Advantages and Disadvantages of Biomass

Advantages and Disadvantages of Biomass

The world is reeling due to the unprecedented effects of climate change. We are currently facing a global climate emergency. There are relentless efforts ongoing for the process of moving into a low-carbon and sustainable future. One of the ways to call for action is to invest in cleaner energy like biomass energy. But is it as efficient and clean as it claims?

WHAT IS BIOMASS?

Biomass is an organic plant or animal material used for the production of energy. It uses stored energy from the sun. The process of photosynthesis absorbs the energy derived from the sun. When biomass is burned, the energy is then released as heat. It can be directly burned or converted into fuel like biogas or biofuel. Plants, woods, manure, and any waste are examples of biomass material. They are also useful in making methane gas, biodiesel, and even electricity generation with a steam turbine.

Bio-mass can be classified into two categories based on its source. These are first-generation biofuels and second-generation biofuels. First-generation biofuels include food sources like bagasse fibers from sugarcane and corn starch. For example, bioethanol is a by-product of biomass which is an additive to gasoline. Second-generation biofuels or advanced biofuels use non-food sources like agricultural and municipal waste. Additionally, the plant and animal waste is specifically used as a source of fuel and is not just a by-product.

BIO-MASS CONVERSION METHODS

There are various ways of converting biomass into energy. These include thermal conversions, biochemical conversions, chemical and electrochemical conversions. Firstly, the thermal conversion is the process of converting biomass into fuel with the help of heat. Secondly, biochemical conversion is the process of breaking down biomass molecules with the help of biochemical processes for energy. Thirdly, chemical conversion is the process of converting biofuel into commodity chemicals. This helps in easier storage and transport. Finally, electrochemical conversion is the process of converting biomass directly into electrical energy with the help of electrochemical oxidation of the biomass material.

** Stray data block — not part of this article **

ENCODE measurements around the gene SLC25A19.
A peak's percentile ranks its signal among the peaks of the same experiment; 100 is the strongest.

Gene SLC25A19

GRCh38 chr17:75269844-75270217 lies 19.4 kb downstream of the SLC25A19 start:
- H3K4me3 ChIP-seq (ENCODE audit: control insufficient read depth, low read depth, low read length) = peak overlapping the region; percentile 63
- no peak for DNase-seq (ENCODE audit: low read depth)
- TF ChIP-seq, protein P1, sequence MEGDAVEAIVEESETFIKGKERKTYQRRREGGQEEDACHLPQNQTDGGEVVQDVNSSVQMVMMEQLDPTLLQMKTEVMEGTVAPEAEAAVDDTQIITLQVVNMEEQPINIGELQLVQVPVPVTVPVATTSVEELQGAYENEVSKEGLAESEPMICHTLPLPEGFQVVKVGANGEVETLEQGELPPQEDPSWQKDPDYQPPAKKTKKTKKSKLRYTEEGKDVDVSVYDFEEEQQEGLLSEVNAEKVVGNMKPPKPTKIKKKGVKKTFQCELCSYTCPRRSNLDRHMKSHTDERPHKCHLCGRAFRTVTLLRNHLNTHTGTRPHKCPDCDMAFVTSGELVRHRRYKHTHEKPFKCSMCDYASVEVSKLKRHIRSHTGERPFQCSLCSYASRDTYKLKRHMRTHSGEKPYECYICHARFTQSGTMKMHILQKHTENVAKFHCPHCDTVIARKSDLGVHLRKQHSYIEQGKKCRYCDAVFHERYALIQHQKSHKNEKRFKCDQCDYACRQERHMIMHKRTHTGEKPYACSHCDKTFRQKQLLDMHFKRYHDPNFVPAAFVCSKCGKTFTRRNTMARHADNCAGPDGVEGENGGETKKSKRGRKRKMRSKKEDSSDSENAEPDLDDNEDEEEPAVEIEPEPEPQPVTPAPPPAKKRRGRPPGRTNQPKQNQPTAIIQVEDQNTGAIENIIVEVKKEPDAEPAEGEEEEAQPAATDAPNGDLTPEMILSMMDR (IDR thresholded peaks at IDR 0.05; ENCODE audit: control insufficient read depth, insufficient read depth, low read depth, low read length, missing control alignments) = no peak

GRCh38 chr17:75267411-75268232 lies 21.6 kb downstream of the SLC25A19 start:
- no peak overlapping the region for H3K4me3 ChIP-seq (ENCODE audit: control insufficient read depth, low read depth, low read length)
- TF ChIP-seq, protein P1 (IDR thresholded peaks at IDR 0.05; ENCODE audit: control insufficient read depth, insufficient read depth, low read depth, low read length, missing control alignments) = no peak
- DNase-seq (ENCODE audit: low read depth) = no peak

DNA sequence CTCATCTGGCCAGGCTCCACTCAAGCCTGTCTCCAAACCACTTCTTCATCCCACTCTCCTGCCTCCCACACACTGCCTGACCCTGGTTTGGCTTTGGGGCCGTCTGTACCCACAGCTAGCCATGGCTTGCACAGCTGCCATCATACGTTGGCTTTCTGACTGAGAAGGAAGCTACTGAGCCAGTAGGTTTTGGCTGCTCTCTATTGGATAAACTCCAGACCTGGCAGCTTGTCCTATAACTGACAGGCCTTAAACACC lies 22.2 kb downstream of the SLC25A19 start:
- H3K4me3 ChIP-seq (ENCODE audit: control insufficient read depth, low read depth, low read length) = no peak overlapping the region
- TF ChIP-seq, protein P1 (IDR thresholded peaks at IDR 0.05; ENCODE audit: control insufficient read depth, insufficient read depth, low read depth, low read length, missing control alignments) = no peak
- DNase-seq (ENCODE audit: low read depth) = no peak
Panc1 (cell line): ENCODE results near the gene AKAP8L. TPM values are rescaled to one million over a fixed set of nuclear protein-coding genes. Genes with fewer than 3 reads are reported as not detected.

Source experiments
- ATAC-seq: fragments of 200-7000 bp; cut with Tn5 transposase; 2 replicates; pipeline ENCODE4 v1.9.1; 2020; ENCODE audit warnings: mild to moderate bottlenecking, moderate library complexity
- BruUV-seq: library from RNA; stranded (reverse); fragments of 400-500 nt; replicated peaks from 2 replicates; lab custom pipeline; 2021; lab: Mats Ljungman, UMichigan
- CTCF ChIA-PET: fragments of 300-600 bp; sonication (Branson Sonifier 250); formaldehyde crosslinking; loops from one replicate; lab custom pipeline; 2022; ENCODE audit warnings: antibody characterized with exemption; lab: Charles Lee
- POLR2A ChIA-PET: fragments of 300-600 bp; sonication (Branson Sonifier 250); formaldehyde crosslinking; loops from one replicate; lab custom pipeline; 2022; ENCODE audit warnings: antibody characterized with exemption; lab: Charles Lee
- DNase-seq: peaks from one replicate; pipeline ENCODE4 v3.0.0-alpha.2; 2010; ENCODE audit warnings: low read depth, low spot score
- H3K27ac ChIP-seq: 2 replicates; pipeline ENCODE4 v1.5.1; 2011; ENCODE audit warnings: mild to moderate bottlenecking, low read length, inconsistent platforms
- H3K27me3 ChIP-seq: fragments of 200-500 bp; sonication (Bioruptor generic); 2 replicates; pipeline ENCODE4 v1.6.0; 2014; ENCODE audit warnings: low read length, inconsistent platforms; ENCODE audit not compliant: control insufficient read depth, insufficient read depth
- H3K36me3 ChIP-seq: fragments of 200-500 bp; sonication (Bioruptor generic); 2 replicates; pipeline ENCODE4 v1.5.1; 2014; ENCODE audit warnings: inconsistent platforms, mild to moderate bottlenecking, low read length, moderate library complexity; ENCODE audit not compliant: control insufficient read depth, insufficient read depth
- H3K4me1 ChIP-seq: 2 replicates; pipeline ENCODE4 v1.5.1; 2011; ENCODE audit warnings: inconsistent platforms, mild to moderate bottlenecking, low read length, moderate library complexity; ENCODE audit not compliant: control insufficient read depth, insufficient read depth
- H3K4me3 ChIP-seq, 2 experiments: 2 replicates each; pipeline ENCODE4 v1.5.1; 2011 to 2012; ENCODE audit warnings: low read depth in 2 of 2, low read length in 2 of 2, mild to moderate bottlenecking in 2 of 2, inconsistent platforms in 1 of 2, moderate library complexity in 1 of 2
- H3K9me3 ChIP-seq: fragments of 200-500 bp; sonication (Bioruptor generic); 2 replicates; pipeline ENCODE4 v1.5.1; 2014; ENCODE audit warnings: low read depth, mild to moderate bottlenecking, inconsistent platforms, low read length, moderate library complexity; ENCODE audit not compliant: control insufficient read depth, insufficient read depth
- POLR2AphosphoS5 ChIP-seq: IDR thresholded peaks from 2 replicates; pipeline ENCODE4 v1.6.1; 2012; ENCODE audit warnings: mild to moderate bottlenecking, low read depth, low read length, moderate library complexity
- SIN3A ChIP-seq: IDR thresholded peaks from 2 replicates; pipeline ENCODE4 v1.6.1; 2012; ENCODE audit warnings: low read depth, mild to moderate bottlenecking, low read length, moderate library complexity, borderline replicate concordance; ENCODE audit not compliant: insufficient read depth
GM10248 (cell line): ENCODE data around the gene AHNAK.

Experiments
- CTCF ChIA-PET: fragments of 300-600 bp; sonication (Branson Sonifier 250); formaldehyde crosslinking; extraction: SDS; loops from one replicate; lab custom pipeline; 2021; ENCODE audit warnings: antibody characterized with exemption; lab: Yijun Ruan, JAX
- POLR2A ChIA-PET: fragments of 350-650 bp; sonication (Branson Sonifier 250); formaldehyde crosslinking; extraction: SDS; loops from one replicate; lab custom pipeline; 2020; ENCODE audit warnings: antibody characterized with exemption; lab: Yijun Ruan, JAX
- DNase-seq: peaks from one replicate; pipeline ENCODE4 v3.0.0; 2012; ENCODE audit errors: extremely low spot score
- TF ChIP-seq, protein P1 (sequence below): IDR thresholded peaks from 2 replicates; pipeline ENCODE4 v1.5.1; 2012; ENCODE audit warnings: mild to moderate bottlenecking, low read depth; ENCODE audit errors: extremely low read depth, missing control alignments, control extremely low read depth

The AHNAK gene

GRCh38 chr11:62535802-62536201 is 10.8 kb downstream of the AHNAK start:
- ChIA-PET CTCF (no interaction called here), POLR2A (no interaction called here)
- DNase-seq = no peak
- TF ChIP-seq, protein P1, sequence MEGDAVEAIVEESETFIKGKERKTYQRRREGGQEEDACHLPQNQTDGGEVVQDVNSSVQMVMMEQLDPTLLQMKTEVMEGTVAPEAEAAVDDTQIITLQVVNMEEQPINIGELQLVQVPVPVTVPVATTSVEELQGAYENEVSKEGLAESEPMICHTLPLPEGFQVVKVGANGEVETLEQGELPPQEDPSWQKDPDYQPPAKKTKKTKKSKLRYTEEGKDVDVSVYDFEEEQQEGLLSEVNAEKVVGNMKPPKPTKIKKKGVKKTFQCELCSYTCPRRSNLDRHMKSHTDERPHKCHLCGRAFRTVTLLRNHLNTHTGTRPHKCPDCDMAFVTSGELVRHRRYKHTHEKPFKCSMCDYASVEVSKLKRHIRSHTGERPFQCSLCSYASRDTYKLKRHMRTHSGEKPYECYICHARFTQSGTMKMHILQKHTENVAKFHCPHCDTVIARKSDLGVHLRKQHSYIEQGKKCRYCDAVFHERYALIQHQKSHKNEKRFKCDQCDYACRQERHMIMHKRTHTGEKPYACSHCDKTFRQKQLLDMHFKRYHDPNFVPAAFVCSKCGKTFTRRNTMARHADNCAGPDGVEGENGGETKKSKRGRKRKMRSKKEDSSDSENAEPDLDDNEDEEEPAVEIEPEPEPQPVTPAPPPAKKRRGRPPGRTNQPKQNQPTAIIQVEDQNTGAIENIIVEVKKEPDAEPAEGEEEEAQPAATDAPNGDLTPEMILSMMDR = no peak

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Advantages and Disadvantages of Biomass
A Biomass Plant

ADVANTAGES OF BIOMASS

Renewable

One of the major advantages of biomass is that it is renewable. Renewable energy is energy that is naturally restored like wind, air, and sunlight and they are replenished after use. It can generate power using renewable assets like plant waste, wood waste, and wood pellets. Most biomass fuels like wood and plants are renewable as they easily regrow. Bio-mass also has the greatest potential of any renewable energy available for baseload electric power production. This will significantly enhance the energy security of a nation.

In 2019, according to the U.S. Energy Information Administration, estimated net imports of biomass-based diesel was an average of 23,000 barrels per day. This may increase to 28,000 barrels per day in 2020 and 39,000 barrels per day in 2021 respectively. Hence, this is a great source of energy in comparison to fossil fuels. Fossil fuels are non-renewable sources of energy formed by natural processes from the remains of dead animals or plants.

Easy Availability

Bio-mass is easily available and abundant in large quantities across nations. Resources that are needed for bio-mass fuel can be found anywhere in the world. So, residuals in the agriculture industry like bagasse from sugarcane, straw from wheat and rice, manure from cattle and poultry, hulls, and nutshells are some of the examples of biomass needed for conversion of bio-mass. Similarly, wood waste like sawdust, timber slash, and pellets are also organic material for biomass. Wastes from cities like paper and yard wastes are also utilized judiciously. Methane and other gases formed from dead organic matter are found in landfills and water treatment plants. This is converted into fuel for generating electricity. Therefore, bio-mass fuel is a better replacement for fossil fuels which are now slowly depleting.